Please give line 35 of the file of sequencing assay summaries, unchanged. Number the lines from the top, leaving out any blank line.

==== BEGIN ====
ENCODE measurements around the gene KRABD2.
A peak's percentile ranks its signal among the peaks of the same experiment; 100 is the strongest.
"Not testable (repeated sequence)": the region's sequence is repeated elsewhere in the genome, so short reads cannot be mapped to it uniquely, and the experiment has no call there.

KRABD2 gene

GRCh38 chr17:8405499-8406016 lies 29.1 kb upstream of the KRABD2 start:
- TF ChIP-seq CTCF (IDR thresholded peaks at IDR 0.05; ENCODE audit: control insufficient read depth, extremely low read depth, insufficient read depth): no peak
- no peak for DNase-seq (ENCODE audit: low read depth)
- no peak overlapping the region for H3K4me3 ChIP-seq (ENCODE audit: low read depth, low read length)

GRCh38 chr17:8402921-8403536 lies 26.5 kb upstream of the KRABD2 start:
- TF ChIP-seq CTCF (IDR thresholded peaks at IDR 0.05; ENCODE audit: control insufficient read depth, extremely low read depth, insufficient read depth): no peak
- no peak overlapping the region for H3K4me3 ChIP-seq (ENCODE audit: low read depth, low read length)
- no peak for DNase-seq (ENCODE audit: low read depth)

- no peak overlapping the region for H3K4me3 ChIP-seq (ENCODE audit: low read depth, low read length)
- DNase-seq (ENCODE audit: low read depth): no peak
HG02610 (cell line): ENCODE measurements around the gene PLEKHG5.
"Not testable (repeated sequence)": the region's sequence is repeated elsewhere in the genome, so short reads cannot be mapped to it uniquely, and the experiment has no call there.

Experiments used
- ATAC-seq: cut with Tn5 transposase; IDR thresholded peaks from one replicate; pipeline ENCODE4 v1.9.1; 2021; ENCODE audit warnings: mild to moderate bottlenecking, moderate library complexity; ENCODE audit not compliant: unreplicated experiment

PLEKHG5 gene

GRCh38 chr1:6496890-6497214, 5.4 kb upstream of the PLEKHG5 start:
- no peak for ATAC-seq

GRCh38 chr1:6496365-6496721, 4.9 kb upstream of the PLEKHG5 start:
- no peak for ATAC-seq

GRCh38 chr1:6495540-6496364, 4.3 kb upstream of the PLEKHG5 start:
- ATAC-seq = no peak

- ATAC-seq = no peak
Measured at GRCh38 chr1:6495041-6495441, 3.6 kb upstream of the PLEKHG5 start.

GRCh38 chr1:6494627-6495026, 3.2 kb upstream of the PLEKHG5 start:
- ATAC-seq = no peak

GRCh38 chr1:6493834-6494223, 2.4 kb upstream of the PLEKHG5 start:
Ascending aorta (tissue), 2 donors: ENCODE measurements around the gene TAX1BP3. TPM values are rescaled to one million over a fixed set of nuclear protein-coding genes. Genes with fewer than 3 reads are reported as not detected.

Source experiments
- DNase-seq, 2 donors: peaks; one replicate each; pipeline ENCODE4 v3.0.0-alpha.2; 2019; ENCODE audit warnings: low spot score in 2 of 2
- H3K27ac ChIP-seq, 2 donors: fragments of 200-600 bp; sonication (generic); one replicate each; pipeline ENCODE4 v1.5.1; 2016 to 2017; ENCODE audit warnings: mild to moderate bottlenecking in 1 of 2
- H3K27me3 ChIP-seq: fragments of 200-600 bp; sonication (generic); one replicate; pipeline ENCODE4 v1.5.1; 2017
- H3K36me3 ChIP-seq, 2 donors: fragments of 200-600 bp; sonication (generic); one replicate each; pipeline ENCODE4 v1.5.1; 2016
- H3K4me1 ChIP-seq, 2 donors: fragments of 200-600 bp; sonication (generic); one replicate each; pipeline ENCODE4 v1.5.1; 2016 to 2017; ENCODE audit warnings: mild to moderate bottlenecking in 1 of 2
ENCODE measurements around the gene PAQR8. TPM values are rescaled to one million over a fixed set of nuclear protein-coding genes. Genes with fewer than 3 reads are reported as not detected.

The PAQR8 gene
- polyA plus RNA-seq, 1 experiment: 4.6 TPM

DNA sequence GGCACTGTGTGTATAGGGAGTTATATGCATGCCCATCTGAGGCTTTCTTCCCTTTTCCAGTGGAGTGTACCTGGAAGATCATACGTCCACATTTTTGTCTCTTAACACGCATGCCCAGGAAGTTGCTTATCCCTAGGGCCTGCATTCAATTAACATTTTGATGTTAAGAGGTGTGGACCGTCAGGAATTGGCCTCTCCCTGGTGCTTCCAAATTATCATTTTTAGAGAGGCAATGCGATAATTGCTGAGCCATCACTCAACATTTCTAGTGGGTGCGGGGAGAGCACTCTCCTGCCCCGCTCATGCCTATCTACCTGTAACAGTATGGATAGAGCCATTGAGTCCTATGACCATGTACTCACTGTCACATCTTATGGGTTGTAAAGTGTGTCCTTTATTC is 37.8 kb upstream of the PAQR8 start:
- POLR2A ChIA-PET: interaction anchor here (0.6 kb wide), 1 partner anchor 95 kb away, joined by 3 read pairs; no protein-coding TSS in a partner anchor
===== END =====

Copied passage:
- H3K27me3 ChIP-seq: fragments of 200-600 bp; sonication (generic); one replicate; pipeline ENCODE4 v1.5.1; 2017